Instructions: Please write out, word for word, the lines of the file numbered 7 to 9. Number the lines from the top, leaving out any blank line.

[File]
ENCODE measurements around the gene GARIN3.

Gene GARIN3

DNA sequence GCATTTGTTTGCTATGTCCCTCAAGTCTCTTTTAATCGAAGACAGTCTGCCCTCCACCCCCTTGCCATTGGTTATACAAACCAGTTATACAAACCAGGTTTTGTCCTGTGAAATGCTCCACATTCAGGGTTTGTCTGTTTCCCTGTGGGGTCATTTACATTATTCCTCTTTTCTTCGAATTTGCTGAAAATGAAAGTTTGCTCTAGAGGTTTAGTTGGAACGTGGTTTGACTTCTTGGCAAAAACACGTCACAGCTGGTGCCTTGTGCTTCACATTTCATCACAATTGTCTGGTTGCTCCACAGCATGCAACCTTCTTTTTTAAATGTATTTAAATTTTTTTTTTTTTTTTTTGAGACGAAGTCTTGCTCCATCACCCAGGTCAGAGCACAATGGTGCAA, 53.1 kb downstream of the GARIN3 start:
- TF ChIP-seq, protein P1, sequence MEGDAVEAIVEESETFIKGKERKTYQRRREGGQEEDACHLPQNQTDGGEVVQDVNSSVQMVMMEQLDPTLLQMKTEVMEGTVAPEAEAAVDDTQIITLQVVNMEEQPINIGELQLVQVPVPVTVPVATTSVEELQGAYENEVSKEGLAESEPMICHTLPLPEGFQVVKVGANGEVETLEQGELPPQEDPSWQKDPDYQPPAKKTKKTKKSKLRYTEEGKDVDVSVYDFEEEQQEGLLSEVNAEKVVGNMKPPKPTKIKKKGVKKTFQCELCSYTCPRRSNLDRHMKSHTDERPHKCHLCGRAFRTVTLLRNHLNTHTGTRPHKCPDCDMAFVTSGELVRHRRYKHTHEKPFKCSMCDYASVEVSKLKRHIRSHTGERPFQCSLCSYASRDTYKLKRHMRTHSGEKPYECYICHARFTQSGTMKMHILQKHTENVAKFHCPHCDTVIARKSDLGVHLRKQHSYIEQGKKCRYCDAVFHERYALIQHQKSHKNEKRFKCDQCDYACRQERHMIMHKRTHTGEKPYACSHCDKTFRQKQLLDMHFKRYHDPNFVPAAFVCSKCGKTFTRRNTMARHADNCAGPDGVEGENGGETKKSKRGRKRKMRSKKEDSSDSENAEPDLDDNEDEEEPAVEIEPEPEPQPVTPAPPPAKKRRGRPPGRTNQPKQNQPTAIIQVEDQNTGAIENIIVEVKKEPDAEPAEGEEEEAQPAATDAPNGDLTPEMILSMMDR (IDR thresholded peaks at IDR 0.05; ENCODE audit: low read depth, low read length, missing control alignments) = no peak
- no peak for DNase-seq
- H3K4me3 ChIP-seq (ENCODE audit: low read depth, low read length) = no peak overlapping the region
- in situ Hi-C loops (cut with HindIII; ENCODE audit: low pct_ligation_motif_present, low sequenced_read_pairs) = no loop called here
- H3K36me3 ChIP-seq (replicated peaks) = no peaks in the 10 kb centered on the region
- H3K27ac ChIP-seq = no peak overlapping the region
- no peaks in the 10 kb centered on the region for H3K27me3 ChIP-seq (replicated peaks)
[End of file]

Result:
- in situ Hi-C loops (cut with HindIII; ENCODE audit: low pct_ligation_motif_present, low sequenced_read_pairs) = no loop called here
- H3K36me3 ChIP-seq (replicated peaks) = no peaks in the 10 kb centered on the region
- H3K27ac ChIP-seq = no peak overlapping the region